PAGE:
NFL Trends & Angles – Week 12

Week 11 was a very nice week for underdogs around the NFL, which would normally translate to a nice week for our NFL Trends & Angles. Unfortunately our angles actually pointed to more favorites than usual last week though and we only ended up doing the splits as two of our angles had winning weeks, two had losing weeks and two of them split.

By the end of Week 11, the underdogs finished 10-4 ATS and cut into the lead of the favorites overall this year. In fact, there is now practically no lead at all as the chalk is just 79-78-4 ATS for the season, so to the surprise of nobody, after all is said and done the linemakers have done an excellent job with neither side producing a profit.

Similarly it was also a good week for the ‘unders’ as they too went 10-4, leaving the ‘overs’ at 82-78, 51.3 percent for the year, again providing no edges either way.


Now it is time to move on to Week 12, and despite last week’s anomaly, those of you that have followed us in the past know that the majority of our angles will be contrarian in nature and not for the feint of heart, as many of them will point to live underdogs and live ‘unders’.

One notable exception is our leading angle, which is one of our very few angles that actually points exclusively to favorites, but the rest of this week’s angles fit our usual ugly mode for the most part. As an aside, the leading angle will say farewell next week with the end of this season’s bye weeks.

The records for all of our angles will only go back to 2005 going forward the rest of the year as that gives us a large enough sampling for full-season trends without going back too far to games that may pre-date certain changes in the game that may make using older games less than ideal.

Finally, you will occasionally see angles that refer to Good Teams and/or Bad Teams. As a reminder, we are not using those terms subjectively, but rather, Good Teams are strictly defined as teams that have won at least 10 of their last 16 games straight up and Bad Teams are defined as teams that have lost at least 10 of their last 16 games straight up.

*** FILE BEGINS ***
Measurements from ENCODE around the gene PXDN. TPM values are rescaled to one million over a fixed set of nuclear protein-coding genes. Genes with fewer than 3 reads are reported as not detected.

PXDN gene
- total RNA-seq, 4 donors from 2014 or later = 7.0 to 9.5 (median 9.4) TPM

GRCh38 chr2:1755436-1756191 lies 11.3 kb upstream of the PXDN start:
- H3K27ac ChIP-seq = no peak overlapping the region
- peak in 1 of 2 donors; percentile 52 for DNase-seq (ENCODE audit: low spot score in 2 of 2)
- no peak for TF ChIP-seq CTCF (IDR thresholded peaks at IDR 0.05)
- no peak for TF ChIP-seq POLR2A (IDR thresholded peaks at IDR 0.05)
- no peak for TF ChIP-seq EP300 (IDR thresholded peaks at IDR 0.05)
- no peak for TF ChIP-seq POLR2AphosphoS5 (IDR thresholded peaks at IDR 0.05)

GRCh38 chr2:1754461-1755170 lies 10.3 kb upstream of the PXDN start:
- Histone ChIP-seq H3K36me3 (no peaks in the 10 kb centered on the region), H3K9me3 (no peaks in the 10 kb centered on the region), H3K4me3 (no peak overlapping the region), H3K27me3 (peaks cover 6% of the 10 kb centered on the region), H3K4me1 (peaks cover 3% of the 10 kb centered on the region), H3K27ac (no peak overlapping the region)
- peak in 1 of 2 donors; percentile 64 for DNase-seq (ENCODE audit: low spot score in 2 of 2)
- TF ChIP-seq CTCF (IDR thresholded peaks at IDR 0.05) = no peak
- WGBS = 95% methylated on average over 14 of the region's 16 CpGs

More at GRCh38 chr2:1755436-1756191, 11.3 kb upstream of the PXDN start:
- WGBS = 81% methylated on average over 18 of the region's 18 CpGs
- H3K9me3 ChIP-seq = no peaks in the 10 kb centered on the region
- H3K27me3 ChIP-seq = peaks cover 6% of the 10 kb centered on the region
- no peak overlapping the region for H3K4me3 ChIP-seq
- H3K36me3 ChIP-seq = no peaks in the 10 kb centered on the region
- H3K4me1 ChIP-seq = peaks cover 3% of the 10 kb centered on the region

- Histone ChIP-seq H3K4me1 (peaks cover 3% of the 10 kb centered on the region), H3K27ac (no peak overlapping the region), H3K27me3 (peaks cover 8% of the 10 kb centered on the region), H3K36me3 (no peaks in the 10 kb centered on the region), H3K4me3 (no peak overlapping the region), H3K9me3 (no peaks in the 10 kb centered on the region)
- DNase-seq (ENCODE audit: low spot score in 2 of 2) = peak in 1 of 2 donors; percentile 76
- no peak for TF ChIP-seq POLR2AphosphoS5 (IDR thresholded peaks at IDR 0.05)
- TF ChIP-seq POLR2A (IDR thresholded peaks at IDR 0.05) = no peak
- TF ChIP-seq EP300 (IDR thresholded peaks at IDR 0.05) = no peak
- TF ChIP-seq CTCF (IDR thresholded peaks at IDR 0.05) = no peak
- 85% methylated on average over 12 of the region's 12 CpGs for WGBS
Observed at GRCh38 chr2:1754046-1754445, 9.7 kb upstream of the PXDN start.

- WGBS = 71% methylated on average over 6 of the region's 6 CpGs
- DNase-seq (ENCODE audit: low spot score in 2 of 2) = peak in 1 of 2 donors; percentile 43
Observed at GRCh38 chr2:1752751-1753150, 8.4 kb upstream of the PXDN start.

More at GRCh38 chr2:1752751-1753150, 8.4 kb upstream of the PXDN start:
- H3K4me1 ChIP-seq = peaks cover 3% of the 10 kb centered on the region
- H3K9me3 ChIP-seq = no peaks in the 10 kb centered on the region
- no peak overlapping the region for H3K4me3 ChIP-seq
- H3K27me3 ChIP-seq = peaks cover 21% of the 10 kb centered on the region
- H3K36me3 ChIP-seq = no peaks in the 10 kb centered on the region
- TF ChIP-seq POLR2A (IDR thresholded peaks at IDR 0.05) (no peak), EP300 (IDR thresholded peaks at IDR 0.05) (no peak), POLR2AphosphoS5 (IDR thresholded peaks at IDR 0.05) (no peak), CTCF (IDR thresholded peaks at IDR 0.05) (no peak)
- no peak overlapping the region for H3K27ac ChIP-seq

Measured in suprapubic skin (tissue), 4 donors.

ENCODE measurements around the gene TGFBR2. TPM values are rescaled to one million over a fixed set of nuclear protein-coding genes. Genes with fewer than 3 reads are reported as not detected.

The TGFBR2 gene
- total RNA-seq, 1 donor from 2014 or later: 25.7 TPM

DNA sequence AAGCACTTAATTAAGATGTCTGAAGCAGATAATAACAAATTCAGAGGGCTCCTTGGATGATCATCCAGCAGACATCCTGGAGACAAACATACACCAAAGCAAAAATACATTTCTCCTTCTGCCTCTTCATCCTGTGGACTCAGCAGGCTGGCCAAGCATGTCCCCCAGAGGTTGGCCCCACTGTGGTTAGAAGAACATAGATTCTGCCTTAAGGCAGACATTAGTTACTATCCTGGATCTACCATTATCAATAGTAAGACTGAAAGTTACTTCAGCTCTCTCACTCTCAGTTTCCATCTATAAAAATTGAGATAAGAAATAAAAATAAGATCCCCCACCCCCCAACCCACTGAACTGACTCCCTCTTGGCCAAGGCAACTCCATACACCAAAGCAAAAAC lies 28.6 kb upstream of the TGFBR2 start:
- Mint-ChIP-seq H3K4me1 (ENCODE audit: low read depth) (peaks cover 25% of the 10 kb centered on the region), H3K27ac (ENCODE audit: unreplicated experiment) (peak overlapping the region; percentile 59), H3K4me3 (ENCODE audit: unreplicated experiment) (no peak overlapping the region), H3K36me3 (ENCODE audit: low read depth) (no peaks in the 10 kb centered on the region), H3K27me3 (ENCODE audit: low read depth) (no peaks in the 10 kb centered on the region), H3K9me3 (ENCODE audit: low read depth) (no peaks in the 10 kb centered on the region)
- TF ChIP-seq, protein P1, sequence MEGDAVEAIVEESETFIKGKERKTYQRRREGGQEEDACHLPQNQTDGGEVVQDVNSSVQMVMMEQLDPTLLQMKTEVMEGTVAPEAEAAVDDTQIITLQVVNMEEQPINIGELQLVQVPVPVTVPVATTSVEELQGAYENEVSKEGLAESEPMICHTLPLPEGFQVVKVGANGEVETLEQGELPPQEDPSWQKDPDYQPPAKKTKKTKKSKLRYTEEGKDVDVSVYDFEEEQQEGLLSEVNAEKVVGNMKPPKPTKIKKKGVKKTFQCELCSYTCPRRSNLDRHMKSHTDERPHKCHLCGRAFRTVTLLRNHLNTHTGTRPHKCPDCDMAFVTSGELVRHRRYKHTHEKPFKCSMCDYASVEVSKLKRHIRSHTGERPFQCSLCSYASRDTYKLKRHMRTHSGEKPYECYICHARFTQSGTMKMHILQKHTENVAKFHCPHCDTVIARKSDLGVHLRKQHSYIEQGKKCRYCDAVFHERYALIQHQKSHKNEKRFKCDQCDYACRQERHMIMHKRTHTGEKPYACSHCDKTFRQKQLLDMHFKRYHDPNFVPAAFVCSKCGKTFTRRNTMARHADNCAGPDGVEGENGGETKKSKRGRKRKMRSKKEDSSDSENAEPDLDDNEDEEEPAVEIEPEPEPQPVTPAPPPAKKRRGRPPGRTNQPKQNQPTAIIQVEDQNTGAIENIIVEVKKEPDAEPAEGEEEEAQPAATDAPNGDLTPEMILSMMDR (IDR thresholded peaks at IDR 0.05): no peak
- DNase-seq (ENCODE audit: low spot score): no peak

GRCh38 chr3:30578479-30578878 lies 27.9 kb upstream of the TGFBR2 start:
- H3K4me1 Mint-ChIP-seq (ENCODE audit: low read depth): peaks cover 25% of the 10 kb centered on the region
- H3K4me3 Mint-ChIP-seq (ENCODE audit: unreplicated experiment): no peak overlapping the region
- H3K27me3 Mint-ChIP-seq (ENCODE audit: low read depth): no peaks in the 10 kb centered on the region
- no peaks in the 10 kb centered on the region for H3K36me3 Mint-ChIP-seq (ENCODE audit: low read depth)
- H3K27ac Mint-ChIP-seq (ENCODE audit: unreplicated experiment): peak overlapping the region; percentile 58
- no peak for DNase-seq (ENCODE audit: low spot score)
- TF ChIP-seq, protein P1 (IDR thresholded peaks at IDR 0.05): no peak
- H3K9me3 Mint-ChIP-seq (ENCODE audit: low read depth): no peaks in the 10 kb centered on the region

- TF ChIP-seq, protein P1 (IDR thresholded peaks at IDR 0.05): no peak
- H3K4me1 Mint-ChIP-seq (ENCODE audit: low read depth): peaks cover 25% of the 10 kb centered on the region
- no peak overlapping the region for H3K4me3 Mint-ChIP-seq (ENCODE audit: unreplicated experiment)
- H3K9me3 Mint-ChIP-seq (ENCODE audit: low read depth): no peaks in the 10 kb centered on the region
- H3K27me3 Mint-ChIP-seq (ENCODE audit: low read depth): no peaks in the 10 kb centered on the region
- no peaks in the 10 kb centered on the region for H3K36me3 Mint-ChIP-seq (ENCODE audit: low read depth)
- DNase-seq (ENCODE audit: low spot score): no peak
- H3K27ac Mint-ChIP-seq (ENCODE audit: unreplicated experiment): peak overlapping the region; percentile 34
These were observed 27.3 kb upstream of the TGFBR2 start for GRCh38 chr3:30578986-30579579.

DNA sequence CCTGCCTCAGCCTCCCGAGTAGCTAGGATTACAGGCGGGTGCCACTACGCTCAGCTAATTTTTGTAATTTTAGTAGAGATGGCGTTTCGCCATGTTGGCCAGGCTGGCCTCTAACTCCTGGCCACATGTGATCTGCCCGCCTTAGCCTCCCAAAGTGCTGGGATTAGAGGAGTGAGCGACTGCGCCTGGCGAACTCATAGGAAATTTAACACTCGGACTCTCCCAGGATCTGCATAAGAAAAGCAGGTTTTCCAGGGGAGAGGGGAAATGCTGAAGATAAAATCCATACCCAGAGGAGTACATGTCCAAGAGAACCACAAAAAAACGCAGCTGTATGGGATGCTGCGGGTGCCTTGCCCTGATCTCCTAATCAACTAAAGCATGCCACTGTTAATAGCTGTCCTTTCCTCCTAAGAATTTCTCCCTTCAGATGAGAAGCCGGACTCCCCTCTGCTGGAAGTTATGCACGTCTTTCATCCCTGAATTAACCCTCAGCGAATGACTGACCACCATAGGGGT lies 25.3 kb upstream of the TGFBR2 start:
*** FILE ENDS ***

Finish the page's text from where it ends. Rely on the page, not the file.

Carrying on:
We are once again presenting six angles this week, so without further ado, here are our NFL Trends & Angles for Week 12, with all records being for the last nine seasons since 2005 plus the first 11 weeks of this year.

Play on any favorite coming off of a bye week (101-65-5, 60.8% ATS): This is one of the few angles we use that is not a contrarian one in nature, but the winning percentage over a nice sampling justifies us using it. NFL teams that have had an extra week of preparation time have had a nice advantage in recent years, and prep time aside, the added time off also oftentimes allows any injured players the teams may have some extra recovery time, which is an added bonus. Qualifier: Dallas -3.

Play on any road underdog coming off of a road loss (162-100-5, 61.8% ATS): It used to be that teams playing consecutive road games were great fades, but as that angle became common knowledge, bookmakers started to adjust the point spreads for teams playing on the road off of a road game. Well, based on these long-term results, they may have over-adjusted the lines, especially in the case of road underdogs, and this angle also adds in the motivation off wanting to bounce back after a loss. Qualifier: Detroit +7.

Play on any conference road underdog coming off of a road game (203-146-6, 58.2% ATS): This one is similar to the previous angle, except that the team coming off of the road game in now facing a familiar conference foe, which lessens the travel effect since the team usually knows how to attack the foe and what to expect on defense, and it also does not matter if the team won or lost its previous road game. Qualifiers: Cincinnati +1 and Tampa Bay +5.

Play on any team that lost its last game straight up by more than 28 points (86-59-5, 59.3% ATS): This angle combines two concepts, as professional teams in any sport do not like to get embarrassed and oftentimes bounce back strong in their next game, and also bettors tend to shy away from these teams, often leading to added line value. Qualifier:Philadelphia -11.


Play on any team that failed to cover its last game by more than 25 points (88-61-4, 58.9% ATS): The reasoning behind this angle is exactly the same as the previous angle, i.e., it combines the concepts of teams wanting to bounce back from a bad effort and bettors not wanting to bet on teams that just played so poorly. The difference is that this angle measures the previous margin ATS instead of straight up. Qualifiers: Philadelphia -11 and Washington +9.

Bet on any team that has lost at least four straight games ATS (95-66-5, 59.0% ATS): This is a contrarian angle that looks for potentially undervalued teams that most bettors tend to avoid, as they do not like betting on teams on decided ATS losing streaks.. This angle has worked even better if the team on the ATS losing streak is now on the road (52-30-1, 63.4 percent), although we would like to see about 20 more results before presenting that one as a stand-alone angle. Home teams have still been profitable at 43-36-4, 54.4 percent ATS. Qualifiers: New York Giants +3 and San Diego -4.